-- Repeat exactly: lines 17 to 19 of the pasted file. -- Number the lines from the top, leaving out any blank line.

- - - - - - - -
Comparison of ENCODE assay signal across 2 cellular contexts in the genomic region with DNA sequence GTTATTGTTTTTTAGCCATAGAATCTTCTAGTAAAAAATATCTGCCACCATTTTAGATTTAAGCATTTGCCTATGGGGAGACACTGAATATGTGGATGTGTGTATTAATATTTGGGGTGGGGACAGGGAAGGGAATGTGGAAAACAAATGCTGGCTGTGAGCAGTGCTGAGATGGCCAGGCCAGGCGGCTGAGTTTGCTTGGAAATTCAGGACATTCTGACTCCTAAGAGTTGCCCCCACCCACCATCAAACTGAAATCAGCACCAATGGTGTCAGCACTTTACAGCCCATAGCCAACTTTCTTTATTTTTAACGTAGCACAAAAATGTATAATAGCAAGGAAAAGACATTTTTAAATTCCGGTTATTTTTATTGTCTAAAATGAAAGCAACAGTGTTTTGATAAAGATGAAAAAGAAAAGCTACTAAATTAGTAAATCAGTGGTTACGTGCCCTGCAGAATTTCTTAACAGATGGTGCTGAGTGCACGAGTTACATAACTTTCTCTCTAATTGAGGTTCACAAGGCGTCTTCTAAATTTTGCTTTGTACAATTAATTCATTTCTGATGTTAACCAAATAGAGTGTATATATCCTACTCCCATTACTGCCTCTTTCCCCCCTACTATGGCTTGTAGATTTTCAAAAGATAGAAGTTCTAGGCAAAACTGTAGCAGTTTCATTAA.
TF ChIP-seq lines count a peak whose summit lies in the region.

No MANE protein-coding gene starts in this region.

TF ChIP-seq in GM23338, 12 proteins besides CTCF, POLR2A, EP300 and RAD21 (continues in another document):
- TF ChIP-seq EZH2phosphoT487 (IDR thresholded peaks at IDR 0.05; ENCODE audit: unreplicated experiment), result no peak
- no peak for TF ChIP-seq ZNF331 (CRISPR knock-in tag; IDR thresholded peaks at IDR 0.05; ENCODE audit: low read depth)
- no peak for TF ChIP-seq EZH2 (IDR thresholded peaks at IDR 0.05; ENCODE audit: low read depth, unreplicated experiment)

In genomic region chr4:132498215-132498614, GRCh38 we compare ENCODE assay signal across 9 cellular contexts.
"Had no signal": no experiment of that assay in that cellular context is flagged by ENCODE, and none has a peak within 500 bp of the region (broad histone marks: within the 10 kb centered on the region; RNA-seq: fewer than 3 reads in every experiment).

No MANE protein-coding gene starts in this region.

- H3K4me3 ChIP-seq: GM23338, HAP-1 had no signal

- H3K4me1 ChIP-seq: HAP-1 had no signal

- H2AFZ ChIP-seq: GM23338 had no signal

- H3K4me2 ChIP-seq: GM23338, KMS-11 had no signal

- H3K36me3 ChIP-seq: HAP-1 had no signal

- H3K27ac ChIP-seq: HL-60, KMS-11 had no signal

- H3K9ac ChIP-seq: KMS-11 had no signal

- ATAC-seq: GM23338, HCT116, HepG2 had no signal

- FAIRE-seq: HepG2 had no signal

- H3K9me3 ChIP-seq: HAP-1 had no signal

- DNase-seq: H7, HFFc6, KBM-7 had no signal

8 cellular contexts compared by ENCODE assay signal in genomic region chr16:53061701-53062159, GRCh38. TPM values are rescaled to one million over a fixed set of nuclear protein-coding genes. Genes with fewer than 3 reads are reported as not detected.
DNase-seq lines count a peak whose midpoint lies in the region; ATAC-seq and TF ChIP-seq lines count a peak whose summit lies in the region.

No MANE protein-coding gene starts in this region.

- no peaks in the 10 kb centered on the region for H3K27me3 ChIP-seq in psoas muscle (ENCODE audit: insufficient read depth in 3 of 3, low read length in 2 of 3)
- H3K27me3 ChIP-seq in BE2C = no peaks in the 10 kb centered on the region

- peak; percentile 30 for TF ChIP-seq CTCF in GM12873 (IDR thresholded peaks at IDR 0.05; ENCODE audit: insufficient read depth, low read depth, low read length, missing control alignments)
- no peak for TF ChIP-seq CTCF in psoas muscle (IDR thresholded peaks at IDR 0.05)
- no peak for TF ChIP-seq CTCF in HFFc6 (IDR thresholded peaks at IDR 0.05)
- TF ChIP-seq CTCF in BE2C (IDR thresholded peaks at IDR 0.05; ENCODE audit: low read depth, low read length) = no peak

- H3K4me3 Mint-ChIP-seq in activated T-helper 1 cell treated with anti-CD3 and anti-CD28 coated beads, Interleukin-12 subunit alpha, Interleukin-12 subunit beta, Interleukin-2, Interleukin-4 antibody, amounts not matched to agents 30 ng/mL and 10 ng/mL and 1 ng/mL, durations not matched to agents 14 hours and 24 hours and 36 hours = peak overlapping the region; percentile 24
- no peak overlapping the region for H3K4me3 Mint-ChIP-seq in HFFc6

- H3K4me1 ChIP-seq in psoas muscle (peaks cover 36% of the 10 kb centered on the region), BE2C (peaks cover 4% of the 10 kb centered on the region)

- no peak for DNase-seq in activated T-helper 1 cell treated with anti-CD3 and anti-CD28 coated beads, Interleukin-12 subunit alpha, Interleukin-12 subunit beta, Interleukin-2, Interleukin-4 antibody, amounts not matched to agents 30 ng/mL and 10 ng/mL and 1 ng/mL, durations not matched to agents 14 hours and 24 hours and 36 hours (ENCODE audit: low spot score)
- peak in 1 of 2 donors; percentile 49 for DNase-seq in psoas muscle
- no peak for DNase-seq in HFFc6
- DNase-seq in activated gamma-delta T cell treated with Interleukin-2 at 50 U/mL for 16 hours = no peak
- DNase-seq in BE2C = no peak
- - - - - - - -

- H3K9ac ChIP-seq: KMS-11 had no signal

- ATAC-seq: GM23338, HCT116, HepG2 had no signal

- FAIRE-seq: HepG2 had no signal